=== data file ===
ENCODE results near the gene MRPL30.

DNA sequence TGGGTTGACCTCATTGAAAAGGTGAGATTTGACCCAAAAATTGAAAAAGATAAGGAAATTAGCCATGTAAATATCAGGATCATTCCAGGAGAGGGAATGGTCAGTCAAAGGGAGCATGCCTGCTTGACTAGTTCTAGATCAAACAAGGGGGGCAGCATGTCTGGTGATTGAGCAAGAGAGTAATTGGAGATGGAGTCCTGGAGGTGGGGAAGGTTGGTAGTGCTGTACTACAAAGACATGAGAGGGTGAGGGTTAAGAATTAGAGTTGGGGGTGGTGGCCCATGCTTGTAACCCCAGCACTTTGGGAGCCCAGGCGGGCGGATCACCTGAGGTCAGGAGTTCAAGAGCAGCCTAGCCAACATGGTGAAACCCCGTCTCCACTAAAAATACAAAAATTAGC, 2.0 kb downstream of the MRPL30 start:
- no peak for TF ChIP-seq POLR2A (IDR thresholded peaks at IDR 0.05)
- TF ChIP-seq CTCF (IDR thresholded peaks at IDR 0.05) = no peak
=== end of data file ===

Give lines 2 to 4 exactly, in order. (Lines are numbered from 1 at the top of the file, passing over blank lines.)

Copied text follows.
DNA sequence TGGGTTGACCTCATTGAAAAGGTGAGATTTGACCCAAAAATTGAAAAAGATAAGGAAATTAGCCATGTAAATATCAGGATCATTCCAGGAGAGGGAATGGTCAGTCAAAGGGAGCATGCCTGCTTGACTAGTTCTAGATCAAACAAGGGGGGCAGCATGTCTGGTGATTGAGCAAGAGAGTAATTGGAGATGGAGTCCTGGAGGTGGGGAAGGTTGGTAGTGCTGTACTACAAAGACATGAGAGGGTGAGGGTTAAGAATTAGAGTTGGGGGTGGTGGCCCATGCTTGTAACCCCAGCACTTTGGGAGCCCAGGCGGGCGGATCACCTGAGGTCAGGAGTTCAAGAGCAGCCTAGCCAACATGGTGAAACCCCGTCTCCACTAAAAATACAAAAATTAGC, 2.0 kb downstream of the MRPL30 start:
- no peak for TF ChIP-seq POLR2A (IDR thresholded peaks at IDR 0.05)
- TF ChIP-seq CTCF (IDR thresholded peaks at IDR 0.05) = no peak